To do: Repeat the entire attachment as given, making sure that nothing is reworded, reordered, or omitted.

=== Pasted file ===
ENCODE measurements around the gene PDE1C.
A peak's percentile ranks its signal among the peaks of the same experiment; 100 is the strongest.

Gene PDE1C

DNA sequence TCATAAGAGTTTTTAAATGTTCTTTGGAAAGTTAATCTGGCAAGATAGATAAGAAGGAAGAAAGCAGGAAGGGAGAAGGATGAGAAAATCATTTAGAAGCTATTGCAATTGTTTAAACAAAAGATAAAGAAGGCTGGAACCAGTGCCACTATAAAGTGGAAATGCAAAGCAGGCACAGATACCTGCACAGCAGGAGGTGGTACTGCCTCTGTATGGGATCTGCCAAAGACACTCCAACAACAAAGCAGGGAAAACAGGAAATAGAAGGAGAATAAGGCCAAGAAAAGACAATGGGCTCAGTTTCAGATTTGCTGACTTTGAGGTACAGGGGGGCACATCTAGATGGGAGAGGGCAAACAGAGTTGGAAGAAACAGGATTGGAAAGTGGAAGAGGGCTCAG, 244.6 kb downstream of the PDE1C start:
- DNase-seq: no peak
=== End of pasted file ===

ENCODE measurements around the gene PDE1C.
A peak's percentile ranks its signal among the peaks of the same experiment; 100 is the strongest.

Gene PDE1C

DNA sequence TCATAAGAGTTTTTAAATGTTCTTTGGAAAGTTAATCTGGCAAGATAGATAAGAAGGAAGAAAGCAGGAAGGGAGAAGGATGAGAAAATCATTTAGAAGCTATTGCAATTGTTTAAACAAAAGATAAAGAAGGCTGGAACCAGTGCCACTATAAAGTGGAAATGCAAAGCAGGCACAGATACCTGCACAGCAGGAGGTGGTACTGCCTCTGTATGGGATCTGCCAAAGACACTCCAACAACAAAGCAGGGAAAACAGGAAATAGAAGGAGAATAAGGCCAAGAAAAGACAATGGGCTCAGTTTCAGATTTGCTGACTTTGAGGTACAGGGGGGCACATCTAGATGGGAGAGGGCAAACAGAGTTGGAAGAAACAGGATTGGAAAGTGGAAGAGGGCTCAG, 244.6 kb downstream of the PDE1C start:
- DNase-seq: no peak